So many have also lived.
I ponder here at my Father’s burial place.
It is a strange thing but I think he would be proud of me.
If he could see me, I think he would be proud.
That was always important to me.
I wonder sometimes if I see him more than he was.
I don’t think so.
I saw him when he stood among the giants.
I also saw him as a mere man.
I only prefer to dwell on his pride, not his failures.
He sometimes had vision without drive.
He was sometimes paralyzed by a sense of inadequacy and hopelessness.
But he was a good man—good to me; good for me.
By grace I can step over the faults that are part of his legacy.
Step over and build on what remains.
Cold to the bone.
The trough of green at Baker Park
was white on that frozen day
In the winter of ’55 or ’56.
Sliding like lightning down the slope.
Wishing like thunder it was summer.
Remembering is when thoughts drift together into,
And most important of all…How?
How did it happen?
I’ve searched the net to find out where this little poem came from. I know it’s not original with me. It came, if I recall, from a long-play recording of poetry by Carl Sandburg, although I don’t believe it is his. I think, rather, it was attributed to his mother — still, I wouldn’t bet on it. I wouldn’t bet on the accuracy of my recollection of it, either. So, call it a paraphrase of a poem that I once heard and committed to imperfect memory.
I think of it now because my sister’s life is evaporating before our eyes like a puddle in the sun.
We keep a sober vigil, waiting for Maxeen’s inevitable transport from this world to the next. And in the waiting, I sit with my sister and remember the ‘who,’ the ‘what,’ the ‘where’ and ‘when’ of her life and mine. We remember the all important ‘how’ it happened.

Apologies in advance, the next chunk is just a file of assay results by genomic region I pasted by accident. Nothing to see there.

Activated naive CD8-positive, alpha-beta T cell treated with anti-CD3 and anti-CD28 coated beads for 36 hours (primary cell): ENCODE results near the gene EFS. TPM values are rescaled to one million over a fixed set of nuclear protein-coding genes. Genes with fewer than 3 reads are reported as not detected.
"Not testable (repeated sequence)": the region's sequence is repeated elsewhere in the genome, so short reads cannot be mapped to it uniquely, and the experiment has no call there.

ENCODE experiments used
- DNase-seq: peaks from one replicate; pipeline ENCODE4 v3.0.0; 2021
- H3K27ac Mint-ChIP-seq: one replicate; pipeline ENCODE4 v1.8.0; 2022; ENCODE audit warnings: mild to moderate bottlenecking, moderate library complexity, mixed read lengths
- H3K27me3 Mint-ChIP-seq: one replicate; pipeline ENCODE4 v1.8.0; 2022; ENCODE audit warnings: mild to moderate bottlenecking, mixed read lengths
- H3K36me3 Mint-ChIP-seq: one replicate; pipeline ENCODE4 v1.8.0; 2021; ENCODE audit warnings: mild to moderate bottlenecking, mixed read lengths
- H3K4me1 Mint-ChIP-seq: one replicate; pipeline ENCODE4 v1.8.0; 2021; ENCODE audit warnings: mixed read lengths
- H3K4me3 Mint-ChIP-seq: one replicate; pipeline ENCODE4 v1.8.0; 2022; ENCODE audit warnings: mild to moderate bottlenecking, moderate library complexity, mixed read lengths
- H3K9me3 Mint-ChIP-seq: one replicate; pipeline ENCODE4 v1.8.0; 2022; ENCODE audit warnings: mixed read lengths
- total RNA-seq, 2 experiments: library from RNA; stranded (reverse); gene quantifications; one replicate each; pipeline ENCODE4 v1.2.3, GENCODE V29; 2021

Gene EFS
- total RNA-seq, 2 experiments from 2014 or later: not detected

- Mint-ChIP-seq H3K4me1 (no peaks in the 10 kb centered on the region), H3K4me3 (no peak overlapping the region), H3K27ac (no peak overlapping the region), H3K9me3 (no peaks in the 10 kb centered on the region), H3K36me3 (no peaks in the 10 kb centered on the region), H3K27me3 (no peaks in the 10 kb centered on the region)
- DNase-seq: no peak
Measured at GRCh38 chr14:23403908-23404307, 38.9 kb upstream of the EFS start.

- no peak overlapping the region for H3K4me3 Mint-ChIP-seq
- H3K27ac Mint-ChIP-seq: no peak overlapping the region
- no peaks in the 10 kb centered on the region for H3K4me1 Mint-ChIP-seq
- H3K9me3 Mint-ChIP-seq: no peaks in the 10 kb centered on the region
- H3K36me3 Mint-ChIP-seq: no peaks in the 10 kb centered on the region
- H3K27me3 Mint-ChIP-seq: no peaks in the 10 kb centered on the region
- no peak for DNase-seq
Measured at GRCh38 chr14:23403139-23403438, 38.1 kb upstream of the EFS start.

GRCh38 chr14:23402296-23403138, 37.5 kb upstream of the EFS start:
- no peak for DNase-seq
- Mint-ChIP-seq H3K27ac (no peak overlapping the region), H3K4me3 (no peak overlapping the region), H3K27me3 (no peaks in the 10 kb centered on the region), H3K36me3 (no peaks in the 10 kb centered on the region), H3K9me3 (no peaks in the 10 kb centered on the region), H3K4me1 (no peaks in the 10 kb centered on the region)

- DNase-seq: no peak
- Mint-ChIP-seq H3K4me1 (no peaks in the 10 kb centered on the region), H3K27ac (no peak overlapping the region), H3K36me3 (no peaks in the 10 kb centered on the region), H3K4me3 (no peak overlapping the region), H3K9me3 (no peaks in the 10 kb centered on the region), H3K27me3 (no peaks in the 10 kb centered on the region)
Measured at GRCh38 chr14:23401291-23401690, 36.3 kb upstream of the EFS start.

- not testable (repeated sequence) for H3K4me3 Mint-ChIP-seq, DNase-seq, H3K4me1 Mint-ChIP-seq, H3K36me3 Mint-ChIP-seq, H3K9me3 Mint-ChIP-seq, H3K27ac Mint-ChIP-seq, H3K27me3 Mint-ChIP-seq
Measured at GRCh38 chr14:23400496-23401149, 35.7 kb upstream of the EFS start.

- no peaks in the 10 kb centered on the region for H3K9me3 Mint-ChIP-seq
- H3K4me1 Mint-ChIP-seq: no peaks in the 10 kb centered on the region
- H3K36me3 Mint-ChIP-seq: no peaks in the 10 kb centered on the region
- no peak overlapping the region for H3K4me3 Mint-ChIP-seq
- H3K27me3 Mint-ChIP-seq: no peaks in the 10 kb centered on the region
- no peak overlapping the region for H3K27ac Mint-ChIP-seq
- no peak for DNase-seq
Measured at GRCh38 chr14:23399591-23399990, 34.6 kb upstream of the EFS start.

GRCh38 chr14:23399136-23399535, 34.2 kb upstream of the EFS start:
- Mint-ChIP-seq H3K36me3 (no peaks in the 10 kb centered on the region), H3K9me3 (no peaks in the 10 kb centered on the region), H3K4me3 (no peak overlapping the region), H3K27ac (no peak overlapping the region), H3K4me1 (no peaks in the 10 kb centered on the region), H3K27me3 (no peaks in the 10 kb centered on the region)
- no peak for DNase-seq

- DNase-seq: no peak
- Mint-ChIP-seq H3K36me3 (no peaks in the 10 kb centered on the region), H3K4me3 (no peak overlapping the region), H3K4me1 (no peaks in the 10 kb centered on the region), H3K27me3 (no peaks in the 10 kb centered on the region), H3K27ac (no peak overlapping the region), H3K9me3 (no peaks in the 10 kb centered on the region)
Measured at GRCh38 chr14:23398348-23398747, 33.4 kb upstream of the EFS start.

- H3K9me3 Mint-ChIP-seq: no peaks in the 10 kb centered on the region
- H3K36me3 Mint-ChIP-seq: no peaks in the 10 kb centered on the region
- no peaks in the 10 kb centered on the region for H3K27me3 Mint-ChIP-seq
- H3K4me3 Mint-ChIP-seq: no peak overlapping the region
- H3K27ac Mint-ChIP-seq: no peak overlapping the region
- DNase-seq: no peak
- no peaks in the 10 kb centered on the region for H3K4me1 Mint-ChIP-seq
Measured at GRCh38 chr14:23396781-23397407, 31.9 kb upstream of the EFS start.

Passing the time with photographs of people and places that we both remember, I realize that it is not just one person that is dying, it is a community. Those people and places known to no one but she and I will soon be known only by me. They will be treasured in only one heart, and eventually, the remembering will cease. Who? What? When? Where? How? Will swirl away like fallen leaves.
In Kewanee, our home town, on the street where I spent my first seven years and Maxeen her first 17, autumn was a mystical time. I remember it as a kind of festival. The men would rake leaves that drifted from the brooding maples that lined McKinley Avenue. The children would push them into long ridges — imaginary walls of make-believe houses in which unfolded pretend lives — until a grown-up, with his rake, would pull the leaves over the curb into the street and set them afire. The smoke would rise silently and touch the branches where the leaves had grown and lived, and then, like a fragrant memory, drift skyward and be gone.
[Photo taken from http://edweathers.blogspot.com]
She is the quiet one,
Wrapped in a magic world of spring and summer;
Of drifting leaves, golden and damp;
Of winter nights after snowfall.
Sitting on a stump she is framed
In the green of the forest maple,
Singing a summer song that my heart remembers.
She is peaceful.
Gliding softly over mirrored images,
Her voice is like the gurgling of the water beneath the boat.
We talk of the mountain
of the maker
of the woodsmoke hanging motionless over the darkening waters
of the first stars of evening,
and the distant sounds of laughter around the fires.
She is like them.
Elbow deep in Autumn
The classroom clock sags toward 3:02
Beyond the bookshelves through window glass
August bicycles catch the glint of September sun.
One leans heavy on its kickstand
Handlebar shoulders slouch toward the street
James Dean captured in spokes and steel
A bell sounds
Let freedom ring!
Children burst against double doors
“Visitors report to office.”
Writ backward on wired windows
Settling closed on Friday.
The August girl rides home
Flying toward Saturday
Summer at her back
Wind in her hair
Two wheels singing
Rare November sun
Rays, like memory
Burst through dusty windows
Warm in the musty garage
Finding the old bike
Rusty in the dark.